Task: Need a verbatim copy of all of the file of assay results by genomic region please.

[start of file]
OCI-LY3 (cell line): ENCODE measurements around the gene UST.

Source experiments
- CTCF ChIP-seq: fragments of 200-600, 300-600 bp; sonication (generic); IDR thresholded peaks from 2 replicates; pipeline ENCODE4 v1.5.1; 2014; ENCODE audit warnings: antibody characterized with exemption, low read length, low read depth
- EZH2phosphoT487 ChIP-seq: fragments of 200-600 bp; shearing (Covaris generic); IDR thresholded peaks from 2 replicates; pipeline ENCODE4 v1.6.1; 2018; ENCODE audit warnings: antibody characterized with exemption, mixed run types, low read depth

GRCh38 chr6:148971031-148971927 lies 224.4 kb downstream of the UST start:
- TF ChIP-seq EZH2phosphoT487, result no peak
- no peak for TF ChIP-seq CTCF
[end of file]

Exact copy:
OCI-LY3 (cell line): ENCODE measurements around the gene UST.

Source experiments
- CTCF ChIP-seq: fragments of 200-600, 300-600 bp; sonication (generic); IDR thresholded peaks from 2 replicates; pipeline ENCODE4 v1.5.1; 2014; ENCODE audit warnings: antibody characterized with exemption, low read length, low read depth
- EZH2phosphoT487 ChIP-seq: fragments of 200-600 bp; shearing (Covaris generic); IDR thresholded peaks from 2 replicates; pipeline ENCODE4 v1.6.1; 2018; ENCODE audit warnings: antibody characterized with exemption, mixed run types, low read depth

GRCh38 chr6:148971031-148971927 lies 224.4 kb downstream of the UST start:
- TF ChIP-seq EZH2phosphoT487, result no peak
- no peak for TF ChIP-seq CTCF